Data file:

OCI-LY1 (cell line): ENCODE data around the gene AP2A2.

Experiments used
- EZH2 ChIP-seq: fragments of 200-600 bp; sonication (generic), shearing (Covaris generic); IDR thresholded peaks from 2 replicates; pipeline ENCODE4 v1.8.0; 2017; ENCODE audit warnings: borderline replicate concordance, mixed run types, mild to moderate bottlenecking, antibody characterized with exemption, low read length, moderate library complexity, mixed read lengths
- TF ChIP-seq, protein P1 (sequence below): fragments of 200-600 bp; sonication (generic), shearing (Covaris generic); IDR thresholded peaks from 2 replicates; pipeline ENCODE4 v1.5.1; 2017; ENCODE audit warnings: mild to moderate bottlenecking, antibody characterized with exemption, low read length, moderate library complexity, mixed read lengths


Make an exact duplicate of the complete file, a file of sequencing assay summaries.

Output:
OCI-LY1 (cell line): ENCODE data around the gene AP2A2.

Experiments used
- EZH2 ChIP-seq: fragments of 200-600 bp; sonication (generic), shearing (Covaris generic); IDR thresholded peaks from 2 replicates; pipeline ENCODE4 v1.8.0; 2017; ENCODE audit warnings: borderline replicate concordance, mixed run types, mild to moderate bottlenecking, antibody characterized with exemption, low read length, moderate library complexity, mixed read lengths
- TF ChIP-seq, protein P1 (sequence below): fragments of 200-600 bp; sonication (generic), shearing (Covaris generic); IDR thresholded peaks from 2 replicates; pipeline ENCODE4 v1.5.1; 2017; ENCODE audit warnings: mild to moderate bottlenecking, antibody characterized with exemption, low read length, moderate library complexity, mixed read lengths